Mitel and its partners are facing the biggest opportunity since Y2K.

Edward Gately, Senior News Editor

October 4, 2018

5 Min Read
Mitel's Rich McBee at Mitel Next in Phoenix, 2018

(Pictured above: Rich McBee, president and CEO of Mitel, on stage at Mitel Next, Oct. 4, in Phoenix.)

MITEL NEXT — Despite rumors to the contrary in the aftermath of its acquisition of ShoreTelMitel remains just as committed to unified communications (UC) as it is to unified communications as a service (UCaaS), as well as contact center, as it pursues new business opportunities with its partners.


Mitel’s Todd Abbott on stage at Mitel Next in Phoenix, Oct. 4.

That’s what Todd Abbott, executive vice president of global sales and services, told attendees Thursday at the Mitel Next conference in Phoenix, which started on Monday. Many of them expressed concern that Mitel planned to abandon UC in its overall business strategy.

“We’re the unique company that has the full portfolio to be able to address a customer’s requirements on a rip-and-replace to cloud, on a migration, or stay on site,” he said. “We still do over 1 million seats per quarter in on-site, so there’s still a very big business for the on-site market and our VARs know that business well. But they can’t deny the fact that there’s a big shift moving to cloud and they’ve got to get out in front of it.”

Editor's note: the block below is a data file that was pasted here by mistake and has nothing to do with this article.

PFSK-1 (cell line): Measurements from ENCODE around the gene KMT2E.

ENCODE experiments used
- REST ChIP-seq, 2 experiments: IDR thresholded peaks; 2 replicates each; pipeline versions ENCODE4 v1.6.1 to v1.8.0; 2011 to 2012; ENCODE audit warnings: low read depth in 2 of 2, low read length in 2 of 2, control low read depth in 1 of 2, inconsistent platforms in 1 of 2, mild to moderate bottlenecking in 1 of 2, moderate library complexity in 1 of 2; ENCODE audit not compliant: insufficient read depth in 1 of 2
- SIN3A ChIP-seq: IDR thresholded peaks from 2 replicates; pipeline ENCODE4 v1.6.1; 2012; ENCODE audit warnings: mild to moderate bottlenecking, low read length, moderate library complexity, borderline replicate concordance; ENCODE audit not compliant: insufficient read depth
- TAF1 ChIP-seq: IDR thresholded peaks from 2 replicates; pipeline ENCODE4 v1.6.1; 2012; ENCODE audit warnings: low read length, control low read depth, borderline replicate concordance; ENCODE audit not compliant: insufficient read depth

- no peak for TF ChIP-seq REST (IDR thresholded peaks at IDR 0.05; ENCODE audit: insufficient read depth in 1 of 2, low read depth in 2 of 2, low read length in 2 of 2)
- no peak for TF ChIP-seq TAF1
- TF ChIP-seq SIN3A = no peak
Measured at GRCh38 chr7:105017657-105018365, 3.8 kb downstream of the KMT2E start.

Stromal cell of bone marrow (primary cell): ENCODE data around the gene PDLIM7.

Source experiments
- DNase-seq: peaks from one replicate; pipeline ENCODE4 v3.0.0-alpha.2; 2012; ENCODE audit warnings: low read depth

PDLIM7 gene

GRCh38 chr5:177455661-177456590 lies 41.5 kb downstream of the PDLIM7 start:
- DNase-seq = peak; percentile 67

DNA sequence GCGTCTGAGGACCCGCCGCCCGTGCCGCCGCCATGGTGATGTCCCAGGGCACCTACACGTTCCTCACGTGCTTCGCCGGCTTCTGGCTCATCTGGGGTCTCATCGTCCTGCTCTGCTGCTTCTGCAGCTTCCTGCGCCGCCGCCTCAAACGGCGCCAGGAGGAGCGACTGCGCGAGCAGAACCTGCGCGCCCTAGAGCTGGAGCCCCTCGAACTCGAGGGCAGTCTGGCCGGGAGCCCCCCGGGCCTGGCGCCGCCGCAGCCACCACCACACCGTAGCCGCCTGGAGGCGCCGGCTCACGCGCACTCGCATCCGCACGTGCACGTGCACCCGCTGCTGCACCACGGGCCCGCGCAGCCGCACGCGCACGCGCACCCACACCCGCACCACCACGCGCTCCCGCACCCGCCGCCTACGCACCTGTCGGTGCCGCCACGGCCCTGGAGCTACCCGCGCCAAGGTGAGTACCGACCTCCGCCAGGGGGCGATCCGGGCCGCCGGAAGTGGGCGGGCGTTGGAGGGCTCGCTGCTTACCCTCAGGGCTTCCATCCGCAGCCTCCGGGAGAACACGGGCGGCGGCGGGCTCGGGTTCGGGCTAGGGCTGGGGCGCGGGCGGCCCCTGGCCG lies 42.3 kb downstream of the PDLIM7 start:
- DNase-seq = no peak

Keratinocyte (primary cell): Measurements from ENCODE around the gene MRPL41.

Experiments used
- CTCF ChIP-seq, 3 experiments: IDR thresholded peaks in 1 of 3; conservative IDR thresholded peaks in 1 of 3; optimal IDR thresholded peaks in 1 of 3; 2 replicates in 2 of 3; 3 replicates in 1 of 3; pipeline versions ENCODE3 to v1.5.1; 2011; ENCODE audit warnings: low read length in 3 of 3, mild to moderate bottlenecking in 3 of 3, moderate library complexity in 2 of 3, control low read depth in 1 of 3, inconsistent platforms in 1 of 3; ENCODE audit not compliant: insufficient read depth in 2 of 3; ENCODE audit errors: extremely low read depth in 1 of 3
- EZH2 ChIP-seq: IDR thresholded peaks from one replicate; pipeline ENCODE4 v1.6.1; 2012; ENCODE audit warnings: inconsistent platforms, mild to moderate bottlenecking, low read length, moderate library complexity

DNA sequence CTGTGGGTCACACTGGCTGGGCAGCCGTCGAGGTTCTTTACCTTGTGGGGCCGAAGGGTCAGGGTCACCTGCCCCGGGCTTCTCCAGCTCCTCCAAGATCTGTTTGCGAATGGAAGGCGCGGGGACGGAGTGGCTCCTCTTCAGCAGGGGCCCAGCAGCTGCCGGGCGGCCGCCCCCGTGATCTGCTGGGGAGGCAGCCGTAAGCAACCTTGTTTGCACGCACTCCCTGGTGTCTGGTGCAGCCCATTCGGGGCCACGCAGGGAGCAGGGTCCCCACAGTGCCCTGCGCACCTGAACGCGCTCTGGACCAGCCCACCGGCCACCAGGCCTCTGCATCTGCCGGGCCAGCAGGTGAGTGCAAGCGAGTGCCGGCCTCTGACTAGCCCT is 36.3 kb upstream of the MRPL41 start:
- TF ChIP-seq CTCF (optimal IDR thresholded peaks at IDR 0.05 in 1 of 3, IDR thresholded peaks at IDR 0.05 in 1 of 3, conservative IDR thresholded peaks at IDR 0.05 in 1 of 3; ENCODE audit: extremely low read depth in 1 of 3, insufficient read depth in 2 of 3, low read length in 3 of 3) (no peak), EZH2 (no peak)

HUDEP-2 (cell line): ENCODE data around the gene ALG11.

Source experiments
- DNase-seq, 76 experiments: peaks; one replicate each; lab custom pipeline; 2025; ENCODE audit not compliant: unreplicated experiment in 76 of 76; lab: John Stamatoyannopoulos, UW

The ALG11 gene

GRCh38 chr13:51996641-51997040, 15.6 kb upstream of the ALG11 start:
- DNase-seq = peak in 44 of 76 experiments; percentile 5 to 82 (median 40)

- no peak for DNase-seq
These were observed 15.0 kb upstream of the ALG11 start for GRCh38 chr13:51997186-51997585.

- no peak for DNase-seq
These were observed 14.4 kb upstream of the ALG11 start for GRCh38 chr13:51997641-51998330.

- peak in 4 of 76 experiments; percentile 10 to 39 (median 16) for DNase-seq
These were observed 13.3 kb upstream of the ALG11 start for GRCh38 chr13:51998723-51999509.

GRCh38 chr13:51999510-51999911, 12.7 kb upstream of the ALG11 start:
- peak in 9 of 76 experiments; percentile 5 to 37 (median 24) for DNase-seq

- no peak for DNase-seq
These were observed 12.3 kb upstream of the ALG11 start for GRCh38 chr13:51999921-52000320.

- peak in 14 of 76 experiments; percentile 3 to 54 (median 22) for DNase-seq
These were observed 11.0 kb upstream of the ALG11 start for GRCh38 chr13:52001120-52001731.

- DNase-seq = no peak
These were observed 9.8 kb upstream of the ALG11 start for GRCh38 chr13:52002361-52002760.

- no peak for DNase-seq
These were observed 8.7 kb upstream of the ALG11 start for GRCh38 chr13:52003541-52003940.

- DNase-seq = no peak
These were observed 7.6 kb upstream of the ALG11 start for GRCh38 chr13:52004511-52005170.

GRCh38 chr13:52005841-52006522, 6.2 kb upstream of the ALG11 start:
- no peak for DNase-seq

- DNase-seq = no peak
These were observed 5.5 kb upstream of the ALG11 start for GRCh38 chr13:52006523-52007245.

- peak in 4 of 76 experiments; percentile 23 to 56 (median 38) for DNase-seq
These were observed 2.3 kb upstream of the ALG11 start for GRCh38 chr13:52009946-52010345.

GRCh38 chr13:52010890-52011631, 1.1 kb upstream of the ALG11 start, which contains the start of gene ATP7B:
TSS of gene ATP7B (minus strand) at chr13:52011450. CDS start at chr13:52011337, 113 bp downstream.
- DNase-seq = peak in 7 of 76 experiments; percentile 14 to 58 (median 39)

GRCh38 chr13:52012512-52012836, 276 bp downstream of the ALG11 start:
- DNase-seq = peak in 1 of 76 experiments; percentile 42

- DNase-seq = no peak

Bob Agnes, Mitel’s executive vice president of products and solutions, said both UC and UCaaS are strong and equally important. Mitel has 70 million UC licenses, 1.2 million UCaaS users and 1.1 million contact center licenses globally.

Steve Rubin, owner of Peak Communications, said Mitel’s message regarding UC and UCaaS is “something I’ve felt for a long time.”

We recently compiled a list of 20 top UCaaS providers offering products and services via channel partners.

“They both have their place,” he said. “There [are] going to be clients out there that say, ‘I’m not interested in UCaaS. I want a box in my office that I can touch and feel, and work,’ and there [are] going to be others, and usually we’re seeing it’s the younger folks, that say, ‘No, I want it to be a UCaaS application because then all I’ve got is a phone on my desk.’ So I think they’re going to continue to support both of them; I think they’re going to continue to have them available, and it will be interesting to see where the hardware piece of it goes.”

Rich McBee, Mitel’s CEO, said the company is executing a “very strong strategy” and is making investments in all areas of the business.

“We are constantly pulsing the end customers on where they’re going and what they need,” he said. “Everything we’re doing is based on what customers want and need today and tomorrow. It’s deeply rooted in customer feedback.”

In April, Mitel announced it is going private by agreeing to sell to an investor group led by affiliates of Searchlight Capital Partners in a $2 billion, all-cash transaction that also covers the company’s debt. McBee said the company will be going private in 30-45 days, and that partners will not be impacted in any way, but behind the scenes “it will be a very big event.”